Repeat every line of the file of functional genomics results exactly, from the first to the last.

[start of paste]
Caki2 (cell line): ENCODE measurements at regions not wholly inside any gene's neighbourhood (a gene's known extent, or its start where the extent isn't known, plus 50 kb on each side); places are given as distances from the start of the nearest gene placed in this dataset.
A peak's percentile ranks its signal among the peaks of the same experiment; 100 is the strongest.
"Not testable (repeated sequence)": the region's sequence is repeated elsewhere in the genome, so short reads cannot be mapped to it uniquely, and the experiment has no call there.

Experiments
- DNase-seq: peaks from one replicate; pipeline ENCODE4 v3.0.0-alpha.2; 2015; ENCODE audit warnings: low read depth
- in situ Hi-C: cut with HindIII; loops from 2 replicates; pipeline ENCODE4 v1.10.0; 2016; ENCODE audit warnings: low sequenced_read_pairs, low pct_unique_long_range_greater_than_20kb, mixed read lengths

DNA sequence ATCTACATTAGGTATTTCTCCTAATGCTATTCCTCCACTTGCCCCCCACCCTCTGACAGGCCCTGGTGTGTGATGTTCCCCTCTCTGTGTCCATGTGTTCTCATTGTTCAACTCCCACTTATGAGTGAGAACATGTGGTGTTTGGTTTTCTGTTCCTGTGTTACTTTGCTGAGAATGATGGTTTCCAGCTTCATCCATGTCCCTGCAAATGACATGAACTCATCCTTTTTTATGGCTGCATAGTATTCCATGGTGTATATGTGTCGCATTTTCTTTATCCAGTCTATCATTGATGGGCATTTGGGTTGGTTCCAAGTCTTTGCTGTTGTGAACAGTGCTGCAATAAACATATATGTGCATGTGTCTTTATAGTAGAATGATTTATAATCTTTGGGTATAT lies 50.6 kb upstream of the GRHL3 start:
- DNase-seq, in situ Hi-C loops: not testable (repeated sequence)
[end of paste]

Caki2 (cell line): ENCODE measurements at regions not wholly inside any gene's neighbourhood (a gene's known extent, or its start where the extent isn't known, plus 50 kb on each side); places are given as distances from the start of the nearest gene placed in this dataset.
A peak's percentile ranks its signal among the peaks of the same experiment; 100 is the strongest.
"Not testable (repeated sequence)": the region's sequence is repeated elsewhere in the genome, so short reads cannot be mapped to it uniquely, and the experiment has no call there.

Experiments
- DNase-seq: peaks from one replicate; pipeline ENCODE4 v3.0.0-alpha.2; 2015; ENCODE audit warnings: low read depth
- in situ Hi-C: cut with HindIII; loops from 2 replicates; pipeline ENCODE4 v1.10.0; 2016; ENCODE audit warnings: low sequenced_read_pairs, low pct_unique_long_range_greater_than_20kb, mixed read lengths

DNA sequence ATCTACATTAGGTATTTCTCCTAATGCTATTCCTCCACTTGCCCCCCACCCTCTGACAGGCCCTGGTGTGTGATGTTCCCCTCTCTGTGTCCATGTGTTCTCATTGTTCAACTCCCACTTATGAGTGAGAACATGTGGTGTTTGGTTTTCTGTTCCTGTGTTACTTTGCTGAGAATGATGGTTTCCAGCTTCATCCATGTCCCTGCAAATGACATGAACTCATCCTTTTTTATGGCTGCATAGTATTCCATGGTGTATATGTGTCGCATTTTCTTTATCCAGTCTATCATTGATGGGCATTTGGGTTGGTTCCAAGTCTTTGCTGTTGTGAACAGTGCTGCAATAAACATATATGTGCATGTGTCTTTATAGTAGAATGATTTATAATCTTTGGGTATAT lies 50.6 kb upstream of the GRHL3 start:
- DNase-seq, in situ Hi-C loops: not testable (repeated sequence)